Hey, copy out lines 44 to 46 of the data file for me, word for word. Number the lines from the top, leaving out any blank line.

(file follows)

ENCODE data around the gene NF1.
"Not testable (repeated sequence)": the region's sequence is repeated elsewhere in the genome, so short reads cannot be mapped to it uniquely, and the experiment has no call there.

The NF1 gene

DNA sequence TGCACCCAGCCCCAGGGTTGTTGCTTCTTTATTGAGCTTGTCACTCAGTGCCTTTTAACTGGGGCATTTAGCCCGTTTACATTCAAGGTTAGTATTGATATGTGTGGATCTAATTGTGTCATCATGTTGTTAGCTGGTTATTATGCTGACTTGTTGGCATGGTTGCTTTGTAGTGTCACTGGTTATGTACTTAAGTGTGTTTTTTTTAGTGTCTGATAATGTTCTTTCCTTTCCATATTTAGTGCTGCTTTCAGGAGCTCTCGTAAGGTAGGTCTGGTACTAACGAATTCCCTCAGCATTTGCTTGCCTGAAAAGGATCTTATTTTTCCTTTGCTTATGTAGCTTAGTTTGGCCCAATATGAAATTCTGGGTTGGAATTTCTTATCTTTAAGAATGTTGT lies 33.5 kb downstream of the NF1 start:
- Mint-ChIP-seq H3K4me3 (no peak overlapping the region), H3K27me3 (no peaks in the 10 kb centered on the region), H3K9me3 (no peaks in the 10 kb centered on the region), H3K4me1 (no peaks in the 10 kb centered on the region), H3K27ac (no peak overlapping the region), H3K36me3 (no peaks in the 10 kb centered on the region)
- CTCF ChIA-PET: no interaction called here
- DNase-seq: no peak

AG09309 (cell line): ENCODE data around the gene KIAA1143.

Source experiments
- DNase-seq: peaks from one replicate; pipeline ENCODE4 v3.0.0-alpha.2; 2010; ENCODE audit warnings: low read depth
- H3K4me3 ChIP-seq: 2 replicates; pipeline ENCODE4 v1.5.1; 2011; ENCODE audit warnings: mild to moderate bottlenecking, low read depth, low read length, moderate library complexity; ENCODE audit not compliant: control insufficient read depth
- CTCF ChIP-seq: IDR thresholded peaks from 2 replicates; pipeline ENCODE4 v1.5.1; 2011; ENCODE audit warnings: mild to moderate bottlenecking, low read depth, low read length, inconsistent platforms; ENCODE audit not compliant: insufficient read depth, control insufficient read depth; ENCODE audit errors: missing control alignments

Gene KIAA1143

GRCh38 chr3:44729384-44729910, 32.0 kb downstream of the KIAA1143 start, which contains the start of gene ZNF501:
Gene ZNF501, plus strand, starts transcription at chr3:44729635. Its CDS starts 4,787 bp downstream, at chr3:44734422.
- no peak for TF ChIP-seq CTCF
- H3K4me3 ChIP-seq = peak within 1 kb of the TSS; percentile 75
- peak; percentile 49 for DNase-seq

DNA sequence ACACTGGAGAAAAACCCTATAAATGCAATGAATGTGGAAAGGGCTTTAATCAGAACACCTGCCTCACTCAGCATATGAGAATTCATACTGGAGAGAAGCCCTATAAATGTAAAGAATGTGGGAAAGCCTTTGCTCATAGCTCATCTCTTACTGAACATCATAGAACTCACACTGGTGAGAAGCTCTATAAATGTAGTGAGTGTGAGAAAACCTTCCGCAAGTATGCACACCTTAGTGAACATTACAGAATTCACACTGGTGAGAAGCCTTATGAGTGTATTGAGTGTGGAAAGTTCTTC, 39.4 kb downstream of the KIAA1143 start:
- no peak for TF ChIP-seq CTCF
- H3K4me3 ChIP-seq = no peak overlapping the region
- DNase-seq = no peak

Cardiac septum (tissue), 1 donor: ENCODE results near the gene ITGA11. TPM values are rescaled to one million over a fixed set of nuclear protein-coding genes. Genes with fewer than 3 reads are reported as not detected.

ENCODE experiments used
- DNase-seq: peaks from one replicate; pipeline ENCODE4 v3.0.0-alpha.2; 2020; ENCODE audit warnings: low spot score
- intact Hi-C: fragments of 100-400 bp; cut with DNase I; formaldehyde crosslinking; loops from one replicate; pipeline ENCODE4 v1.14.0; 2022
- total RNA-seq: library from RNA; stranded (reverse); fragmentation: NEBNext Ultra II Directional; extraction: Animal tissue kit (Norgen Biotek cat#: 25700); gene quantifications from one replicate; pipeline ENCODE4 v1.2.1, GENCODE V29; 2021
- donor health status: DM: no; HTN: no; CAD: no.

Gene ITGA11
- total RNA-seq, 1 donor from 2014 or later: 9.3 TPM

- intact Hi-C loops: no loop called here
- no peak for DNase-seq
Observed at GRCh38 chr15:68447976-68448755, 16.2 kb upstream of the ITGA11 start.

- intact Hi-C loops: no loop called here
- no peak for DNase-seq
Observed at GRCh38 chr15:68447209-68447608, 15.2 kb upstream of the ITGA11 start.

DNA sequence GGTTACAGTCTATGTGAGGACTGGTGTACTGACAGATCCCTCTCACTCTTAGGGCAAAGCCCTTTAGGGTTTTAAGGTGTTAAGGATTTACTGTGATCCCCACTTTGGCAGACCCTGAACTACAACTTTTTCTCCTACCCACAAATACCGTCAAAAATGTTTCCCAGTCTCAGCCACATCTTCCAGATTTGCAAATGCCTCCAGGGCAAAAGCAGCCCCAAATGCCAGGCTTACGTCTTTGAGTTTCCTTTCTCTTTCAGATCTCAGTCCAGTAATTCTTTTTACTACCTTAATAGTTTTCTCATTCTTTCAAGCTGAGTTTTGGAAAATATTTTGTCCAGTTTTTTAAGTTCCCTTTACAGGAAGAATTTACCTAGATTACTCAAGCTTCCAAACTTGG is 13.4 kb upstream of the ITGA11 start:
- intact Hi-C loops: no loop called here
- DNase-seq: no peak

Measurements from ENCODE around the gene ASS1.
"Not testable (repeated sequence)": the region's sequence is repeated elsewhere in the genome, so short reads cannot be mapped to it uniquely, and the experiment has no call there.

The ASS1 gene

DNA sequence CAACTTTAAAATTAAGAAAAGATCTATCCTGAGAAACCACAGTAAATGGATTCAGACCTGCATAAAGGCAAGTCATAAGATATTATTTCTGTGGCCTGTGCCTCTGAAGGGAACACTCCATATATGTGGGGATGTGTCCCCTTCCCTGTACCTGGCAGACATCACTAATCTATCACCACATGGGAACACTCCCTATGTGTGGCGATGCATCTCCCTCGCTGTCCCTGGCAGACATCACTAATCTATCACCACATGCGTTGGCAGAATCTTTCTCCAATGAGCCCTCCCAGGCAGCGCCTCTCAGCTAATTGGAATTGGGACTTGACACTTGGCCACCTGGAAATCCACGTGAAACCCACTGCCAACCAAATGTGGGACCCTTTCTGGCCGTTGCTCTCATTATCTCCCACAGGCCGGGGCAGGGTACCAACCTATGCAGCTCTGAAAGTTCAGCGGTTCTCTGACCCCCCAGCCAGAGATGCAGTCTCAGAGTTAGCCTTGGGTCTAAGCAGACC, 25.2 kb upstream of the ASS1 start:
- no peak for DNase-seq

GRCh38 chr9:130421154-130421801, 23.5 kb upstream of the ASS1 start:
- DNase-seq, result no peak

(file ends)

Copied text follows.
- no peak for DNase-seq

GRCh38 chr9:130421154-130421801, 23.5 kb upstream of the ASS1 start:
- DNase-seq, result no peak